For the 400 million people who use Gmail for their email needs, there's free email and huge storage.
And no guarantee of privacy whatsoever.
A court briefing obtained by the Consumer Watchdog website reveals that Google's lawyers feel that people who "turn over information to third parties shouldn't expect that information to remain private," according to Business Insider.
In this case, a 1979 court ruling is applicable to email, which is "information... voluntarily turn[ed] over to third parties," according to a court filing made by Google lawyers.
"Just as a sender of a letter to a busines colleague cannot be surprised that the recipient's assistant opens the letter, people who use web-based email today cannot be surprised if their communications are processed by the recipients ECS provider in the course of delivery," the filing reads.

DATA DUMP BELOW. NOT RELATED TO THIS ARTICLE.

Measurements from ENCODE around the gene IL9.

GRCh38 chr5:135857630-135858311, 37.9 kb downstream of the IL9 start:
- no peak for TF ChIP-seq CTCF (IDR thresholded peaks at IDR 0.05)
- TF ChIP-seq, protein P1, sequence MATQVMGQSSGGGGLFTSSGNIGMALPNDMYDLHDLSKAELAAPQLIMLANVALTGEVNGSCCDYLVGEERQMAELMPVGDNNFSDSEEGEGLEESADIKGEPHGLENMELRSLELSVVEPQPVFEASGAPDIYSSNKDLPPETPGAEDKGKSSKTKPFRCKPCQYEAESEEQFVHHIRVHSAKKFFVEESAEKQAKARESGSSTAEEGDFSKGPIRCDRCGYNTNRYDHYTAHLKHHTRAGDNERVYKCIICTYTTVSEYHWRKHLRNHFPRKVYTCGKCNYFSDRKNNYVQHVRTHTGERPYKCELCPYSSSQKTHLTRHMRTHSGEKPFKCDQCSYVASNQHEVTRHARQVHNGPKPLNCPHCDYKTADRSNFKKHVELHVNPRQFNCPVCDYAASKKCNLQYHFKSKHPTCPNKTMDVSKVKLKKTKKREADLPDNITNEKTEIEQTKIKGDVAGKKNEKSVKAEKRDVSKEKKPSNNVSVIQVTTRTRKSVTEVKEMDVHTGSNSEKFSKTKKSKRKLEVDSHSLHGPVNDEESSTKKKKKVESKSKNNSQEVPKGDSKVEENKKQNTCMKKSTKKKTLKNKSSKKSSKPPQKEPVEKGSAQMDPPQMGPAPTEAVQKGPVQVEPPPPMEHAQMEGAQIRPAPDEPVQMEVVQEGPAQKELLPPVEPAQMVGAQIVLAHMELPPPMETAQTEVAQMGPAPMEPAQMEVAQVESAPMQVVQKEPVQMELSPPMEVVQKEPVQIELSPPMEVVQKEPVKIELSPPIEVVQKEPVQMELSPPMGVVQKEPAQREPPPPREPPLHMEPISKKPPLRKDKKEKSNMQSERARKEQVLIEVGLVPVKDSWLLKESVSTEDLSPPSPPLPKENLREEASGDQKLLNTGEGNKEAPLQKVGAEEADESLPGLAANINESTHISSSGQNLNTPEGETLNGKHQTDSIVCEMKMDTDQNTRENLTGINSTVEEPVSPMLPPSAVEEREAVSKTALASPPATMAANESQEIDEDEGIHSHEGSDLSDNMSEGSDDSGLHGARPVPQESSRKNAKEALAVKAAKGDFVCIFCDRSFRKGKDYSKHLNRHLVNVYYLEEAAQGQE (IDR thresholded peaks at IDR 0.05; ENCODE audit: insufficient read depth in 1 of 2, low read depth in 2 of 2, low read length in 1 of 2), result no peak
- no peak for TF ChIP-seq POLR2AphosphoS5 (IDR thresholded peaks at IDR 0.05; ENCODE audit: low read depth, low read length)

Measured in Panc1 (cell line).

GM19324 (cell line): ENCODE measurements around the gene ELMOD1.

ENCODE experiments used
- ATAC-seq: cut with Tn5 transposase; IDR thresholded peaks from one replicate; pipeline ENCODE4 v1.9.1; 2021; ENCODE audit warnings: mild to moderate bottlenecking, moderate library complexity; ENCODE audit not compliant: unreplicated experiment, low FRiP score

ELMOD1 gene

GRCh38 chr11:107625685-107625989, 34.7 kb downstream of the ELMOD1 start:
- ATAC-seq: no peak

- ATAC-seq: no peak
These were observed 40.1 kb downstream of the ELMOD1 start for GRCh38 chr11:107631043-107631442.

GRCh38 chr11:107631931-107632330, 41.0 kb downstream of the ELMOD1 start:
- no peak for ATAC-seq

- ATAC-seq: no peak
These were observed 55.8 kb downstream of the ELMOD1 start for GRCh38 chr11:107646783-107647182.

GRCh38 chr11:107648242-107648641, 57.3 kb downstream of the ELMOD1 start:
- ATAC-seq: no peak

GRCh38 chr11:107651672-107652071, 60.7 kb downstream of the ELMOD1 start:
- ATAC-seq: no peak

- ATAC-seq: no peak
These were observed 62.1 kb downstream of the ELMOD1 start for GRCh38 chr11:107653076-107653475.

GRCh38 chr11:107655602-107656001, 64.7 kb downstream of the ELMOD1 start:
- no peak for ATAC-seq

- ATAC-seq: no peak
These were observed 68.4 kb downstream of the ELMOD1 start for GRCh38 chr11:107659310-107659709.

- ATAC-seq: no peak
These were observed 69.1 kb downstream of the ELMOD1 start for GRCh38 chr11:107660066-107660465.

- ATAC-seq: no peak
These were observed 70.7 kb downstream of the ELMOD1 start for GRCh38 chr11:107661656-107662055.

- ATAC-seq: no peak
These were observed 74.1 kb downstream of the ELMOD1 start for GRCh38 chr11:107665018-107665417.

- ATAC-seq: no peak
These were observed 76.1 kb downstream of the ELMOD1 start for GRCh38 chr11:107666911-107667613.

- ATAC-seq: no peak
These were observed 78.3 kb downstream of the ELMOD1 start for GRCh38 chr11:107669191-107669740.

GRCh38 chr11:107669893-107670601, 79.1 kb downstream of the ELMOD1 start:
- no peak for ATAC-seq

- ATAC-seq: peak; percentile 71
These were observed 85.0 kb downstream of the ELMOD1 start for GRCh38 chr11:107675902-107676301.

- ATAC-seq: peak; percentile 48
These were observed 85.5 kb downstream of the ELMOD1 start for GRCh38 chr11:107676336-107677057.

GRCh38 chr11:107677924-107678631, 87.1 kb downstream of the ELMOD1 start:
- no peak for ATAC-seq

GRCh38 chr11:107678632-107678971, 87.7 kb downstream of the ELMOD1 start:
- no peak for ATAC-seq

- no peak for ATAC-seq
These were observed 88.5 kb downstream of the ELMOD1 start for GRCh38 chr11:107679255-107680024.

"Google has finally admitted they dont respect privacy," said John M. Simpson, Consumer Watchdog's privacy chief. "If you care about yoru email correspondents' privacy, don't use Gmail."
Google processes emails in order to provide relevant ads and filter out spam, the company says.
The complaint says that Google in fact tries to "capture the authors' actual thoughts for Google's secret use," Business Insider reported.